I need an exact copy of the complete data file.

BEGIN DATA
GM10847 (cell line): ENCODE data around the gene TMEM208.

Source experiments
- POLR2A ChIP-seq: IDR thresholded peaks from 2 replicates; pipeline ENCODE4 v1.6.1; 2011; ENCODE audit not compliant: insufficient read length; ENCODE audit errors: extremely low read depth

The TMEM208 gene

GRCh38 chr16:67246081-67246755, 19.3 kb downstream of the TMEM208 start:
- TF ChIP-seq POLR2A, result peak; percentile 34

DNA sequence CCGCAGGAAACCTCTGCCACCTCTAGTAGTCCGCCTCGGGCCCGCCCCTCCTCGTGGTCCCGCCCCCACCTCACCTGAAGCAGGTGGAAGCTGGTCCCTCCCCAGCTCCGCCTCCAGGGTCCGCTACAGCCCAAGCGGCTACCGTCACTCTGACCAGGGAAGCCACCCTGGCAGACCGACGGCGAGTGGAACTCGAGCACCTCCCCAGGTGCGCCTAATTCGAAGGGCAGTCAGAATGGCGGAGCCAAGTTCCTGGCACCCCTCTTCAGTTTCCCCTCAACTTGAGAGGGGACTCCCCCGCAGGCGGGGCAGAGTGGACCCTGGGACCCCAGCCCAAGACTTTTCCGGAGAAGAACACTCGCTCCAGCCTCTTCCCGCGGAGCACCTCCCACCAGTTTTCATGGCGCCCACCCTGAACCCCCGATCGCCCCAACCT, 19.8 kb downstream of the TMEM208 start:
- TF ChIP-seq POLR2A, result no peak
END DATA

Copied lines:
GM10847 (cell line): ENCODE data around the gene TMEM208.

Source experiments
- POLR2A ChIP-seq: IDR thresholded peaks from 2 replicates; pipeline ENCODE4 v1.6.1; 2011; ENCODE audit not compliant: insufficient read length; ENCODE audit errors: extremely low read depth

The TMEM208 gene

GRCh38 chr16:67246081-67246755, 19.3 kb downstream of the TMEM208 start:
- TF ChIP-seq POLR2A, result peak; percentile 34

DNA sequence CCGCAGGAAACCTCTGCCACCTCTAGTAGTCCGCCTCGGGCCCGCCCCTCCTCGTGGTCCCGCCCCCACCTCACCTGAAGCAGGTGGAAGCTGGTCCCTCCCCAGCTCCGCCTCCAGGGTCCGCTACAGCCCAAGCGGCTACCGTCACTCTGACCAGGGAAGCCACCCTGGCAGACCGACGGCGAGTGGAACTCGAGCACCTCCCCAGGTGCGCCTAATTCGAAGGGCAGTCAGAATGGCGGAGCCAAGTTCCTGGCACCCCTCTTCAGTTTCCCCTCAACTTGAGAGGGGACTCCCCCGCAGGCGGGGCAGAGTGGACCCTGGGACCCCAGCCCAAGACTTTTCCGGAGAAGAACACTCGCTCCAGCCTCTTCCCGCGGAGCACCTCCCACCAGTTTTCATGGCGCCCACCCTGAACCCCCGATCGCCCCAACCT, 19.8 kb downstream of the TMEM208 start:
- TF ChIP-seq POLR2A, result no peak